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State, cruise lines agree to waste plan

Critics say pact is 'toothless,' gives false sense of protection

By Paul Queary
Associated Press

OLYMPIA – The state Department of Ecology has negotiated a voluntary agreement with cruise ship lines aimed at keeping the massive ships from dumping wastewater in Washington's inland marine waters.

But the agreement has critics complaining that the ships face negligible penalties if they violate the deal.

The agreement between the state and the North West CruiseShip Association – an umbrella group that represents the three major lines that call in Seattle – bars all wastewater discharges in state waters except from vessels equipped with advanced treatment systems certified by the U.S. Coast Guard.

It also closes an area called a "doughnut hole" that, it can be argued, is subject to looser federal dumping requirements designed for the deep ocean because it's more than three miles from land.

"We were able to take some steps that will take us farther than federal law currently takes us," said Larry Altose, a spokesman for the Department of Ecology. "There is a doughnut hole in between the San Juan Islands, Port Townsend and Victoria."

Seattle has become an increasingly popular cruise ship port in recent years, with visits jumping from six in 1999 to about 140 this year. Regulating the waste produced by ships that can carry as many as 5,000 passengers and crew has been the subject of recent laws in Alaska and California, both busy cruise destinations.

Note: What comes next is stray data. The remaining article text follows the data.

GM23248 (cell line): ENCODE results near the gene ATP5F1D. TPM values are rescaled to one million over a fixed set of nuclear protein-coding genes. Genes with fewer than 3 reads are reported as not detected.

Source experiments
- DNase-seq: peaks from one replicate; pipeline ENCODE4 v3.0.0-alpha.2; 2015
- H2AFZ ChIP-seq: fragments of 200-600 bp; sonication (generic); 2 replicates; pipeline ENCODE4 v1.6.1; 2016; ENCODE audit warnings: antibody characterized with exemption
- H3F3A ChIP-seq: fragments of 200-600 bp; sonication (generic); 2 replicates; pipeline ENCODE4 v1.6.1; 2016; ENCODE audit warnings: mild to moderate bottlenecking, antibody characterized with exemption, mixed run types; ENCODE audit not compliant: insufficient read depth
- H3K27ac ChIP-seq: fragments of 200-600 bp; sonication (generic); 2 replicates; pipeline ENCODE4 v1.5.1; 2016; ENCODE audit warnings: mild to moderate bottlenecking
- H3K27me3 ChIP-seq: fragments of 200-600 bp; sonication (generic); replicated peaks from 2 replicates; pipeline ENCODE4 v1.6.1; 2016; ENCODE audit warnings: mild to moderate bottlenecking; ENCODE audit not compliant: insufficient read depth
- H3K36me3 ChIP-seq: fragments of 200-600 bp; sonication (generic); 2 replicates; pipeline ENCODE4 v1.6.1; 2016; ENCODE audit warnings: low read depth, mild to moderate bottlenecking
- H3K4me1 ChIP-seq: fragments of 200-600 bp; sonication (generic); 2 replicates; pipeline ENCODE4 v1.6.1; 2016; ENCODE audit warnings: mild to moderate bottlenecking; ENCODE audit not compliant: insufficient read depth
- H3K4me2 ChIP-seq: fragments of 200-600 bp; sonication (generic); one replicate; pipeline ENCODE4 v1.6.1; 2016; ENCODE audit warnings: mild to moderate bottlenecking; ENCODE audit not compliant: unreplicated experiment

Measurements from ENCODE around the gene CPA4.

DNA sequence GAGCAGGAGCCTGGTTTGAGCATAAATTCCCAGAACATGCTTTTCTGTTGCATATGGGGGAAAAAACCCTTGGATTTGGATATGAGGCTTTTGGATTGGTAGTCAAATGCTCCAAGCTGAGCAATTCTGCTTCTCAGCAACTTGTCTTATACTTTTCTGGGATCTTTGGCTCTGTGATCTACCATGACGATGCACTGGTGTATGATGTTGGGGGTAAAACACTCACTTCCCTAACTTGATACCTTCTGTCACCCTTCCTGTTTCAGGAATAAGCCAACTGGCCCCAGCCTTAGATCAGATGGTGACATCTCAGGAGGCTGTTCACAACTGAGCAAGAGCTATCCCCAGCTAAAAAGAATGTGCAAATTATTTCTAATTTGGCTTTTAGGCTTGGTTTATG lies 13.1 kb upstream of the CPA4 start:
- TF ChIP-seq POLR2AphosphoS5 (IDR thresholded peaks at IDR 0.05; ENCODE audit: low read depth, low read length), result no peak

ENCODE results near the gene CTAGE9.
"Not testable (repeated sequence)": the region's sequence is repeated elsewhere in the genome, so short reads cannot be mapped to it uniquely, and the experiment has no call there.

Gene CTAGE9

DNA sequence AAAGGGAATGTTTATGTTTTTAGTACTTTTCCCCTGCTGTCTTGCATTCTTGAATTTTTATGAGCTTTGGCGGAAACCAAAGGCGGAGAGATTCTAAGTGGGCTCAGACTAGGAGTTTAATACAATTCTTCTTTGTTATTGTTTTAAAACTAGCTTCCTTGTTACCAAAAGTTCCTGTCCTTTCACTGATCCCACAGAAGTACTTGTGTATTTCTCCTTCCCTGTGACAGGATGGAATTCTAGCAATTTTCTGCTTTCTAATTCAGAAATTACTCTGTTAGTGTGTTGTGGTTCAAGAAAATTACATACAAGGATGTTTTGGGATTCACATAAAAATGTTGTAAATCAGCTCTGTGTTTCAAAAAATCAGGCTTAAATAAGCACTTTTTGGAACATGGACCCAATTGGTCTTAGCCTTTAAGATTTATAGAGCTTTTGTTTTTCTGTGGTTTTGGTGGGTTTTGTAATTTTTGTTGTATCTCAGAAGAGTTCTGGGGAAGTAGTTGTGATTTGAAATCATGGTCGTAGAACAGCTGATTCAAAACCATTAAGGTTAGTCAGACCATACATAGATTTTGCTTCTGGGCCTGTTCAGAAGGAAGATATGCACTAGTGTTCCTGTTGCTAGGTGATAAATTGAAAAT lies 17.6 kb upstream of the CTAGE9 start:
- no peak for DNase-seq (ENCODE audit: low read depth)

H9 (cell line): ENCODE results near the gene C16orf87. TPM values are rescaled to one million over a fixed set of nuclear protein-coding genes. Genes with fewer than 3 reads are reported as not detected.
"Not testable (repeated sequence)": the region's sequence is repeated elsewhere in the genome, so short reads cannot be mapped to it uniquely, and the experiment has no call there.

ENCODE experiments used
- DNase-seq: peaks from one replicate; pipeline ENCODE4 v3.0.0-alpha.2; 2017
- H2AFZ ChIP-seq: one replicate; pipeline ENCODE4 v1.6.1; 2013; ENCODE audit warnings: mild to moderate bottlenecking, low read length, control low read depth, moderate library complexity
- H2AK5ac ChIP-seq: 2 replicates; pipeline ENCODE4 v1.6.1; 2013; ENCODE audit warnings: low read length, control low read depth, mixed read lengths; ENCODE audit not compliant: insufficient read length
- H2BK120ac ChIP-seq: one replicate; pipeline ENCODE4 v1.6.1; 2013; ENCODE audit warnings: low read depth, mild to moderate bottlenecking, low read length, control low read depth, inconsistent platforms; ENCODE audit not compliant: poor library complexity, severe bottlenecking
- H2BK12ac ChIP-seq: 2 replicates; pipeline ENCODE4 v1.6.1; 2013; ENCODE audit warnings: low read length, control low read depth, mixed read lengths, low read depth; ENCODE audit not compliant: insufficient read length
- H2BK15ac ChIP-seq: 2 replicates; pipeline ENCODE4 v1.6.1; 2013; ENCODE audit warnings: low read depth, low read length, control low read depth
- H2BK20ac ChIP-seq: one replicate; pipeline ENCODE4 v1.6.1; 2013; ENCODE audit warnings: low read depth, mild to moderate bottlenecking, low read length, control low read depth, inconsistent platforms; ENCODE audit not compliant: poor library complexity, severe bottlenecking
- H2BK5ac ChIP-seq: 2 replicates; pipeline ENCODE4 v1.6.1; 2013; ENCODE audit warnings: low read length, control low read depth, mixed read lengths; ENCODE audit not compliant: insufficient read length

The upcoming agreement – called a "memorandum of understanding" – helped derail a tougher discharge ban proposed by Democratic lawmakers earlier this year after the Norwegian Sun dumped 40 tons of human waste into the Strait of Juan de Fuca in May.

Cruise lines opposed the bill, and Ecology officials said it might disrupt a process that would provide protections this year.

"We hope to be able to have this thing in effect before the first cruise ship calls," Altose said.

John Hansen, president of the cruise association, praised the agreement, likening it to the restrictions imposed in.

"The companies are investing huge amounts of money in these upgraded wastewater systems," Hansen said. "The wastewater that comes out of these systems is technically very close to drinking water."

Critics, however, denounced the agreement as toothless. It's "worse than nothing because it provides a false sense of protection," said Fred Felleman of Ocean Advocates in Seattle. "The fact that there is no consequence to breaking this agreement makes it meaningless."

Among the agreement's provisions:

  • Ships could discharge in port with additional treatment protections, including enhanced disinfection, real-time monitoring and immediate cut-off capability.
  • Sewage sludge discharges would be restricted to waters more than 12 miles from shore, instead of the three miles called for in federal law. That effectively closes the "doughnut hole."
  • The ships agree not to dump untreated waste in state waters, which extend to the boundary with Canada and three miles off the outer coast.
  • The ships would be required to conduct regular testing and sampling, with results submitted to the state and made available to the public. State officials could board ships to inspect systems, observe sampling and take their own samples. The public has until April 6 to comment on the proposal.

In a one-week voyage, a ship generates about 1 million gallons of gray water, 210,000 gallons of sewage and 35,000 gallons of oil-contaminated water, according to the Bluewater Network, an environmental group in Seattle. Most of that waste – some treated, some not – goes into the water at some point.